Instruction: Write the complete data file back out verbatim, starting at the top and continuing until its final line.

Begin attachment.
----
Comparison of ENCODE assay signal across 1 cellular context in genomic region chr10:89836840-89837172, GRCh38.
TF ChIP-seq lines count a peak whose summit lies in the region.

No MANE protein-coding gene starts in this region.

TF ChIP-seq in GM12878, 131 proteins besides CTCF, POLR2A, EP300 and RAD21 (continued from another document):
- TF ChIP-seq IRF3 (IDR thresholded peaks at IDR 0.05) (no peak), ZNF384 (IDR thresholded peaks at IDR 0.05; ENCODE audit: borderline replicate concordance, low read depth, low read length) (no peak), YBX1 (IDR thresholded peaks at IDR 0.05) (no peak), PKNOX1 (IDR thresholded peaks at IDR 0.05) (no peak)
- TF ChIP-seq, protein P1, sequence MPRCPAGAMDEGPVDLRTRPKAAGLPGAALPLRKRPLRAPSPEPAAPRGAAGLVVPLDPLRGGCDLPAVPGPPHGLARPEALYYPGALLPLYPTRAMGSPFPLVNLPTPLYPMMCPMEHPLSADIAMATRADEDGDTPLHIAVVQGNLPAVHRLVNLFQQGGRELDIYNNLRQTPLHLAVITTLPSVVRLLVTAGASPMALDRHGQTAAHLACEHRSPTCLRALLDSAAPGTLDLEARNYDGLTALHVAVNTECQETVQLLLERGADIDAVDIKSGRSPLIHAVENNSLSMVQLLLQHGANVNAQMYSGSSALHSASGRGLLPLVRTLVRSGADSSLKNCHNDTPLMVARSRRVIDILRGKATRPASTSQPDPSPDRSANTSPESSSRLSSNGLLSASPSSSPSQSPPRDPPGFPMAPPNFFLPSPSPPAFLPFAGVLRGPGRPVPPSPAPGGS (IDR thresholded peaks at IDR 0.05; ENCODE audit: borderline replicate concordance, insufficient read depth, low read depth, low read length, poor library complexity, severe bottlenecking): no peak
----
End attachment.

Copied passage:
Comparison of ENCODE assay signal across 1 cellular context in genomic region chr10:89836840-89837172, GRCh38.
TF ChIP-seq lines count a peak whose summit lies in the region.

No MANE protein-coding gene starts in this region.

TF ChIP-seq in GM12878, 131 proteins besides CTCF, POLR2A, EP300 and RAD21 (continued from another document):
- TF ChIP-seq IRF3 (IDR thresholded peaks at IDR 0.05) (no peak), ZNF384 (IDR thresholded peaks at IDR 0.05; ENCODE audit: borderline replicate concordance, low read depth, low read length) (no peak), YBX1 (IDR thresholded peaks at IDR 0.05) (no peak), PKNOX1 (IDR thresholded peaks at IDR 0.05) (no peak)
- TF ChIP-seq, protein P1, sequence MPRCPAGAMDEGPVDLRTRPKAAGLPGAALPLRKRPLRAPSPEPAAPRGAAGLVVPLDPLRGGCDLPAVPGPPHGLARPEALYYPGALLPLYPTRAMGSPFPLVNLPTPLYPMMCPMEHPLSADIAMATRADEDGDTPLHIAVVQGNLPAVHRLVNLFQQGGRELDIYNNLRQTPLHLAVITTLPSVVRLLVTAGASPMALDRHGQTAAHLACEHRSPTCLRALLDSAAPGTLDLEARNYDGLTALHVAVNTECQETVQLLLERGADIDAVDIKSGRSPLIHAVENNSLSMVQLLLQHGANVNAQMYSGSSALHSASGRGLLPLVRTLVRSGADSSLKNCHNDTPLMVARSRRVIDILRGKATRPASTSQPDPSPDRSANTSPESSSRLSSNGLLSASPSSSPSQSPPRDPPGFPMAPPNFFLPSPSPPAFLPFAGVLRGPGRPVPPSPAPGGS (IDR thresholded peaks at IDR 0.05; ENCODE audit: borderline replicate concordance, insufficient read depth, low read depth, low read length, poor library complexity, severe bottlenecking): no peak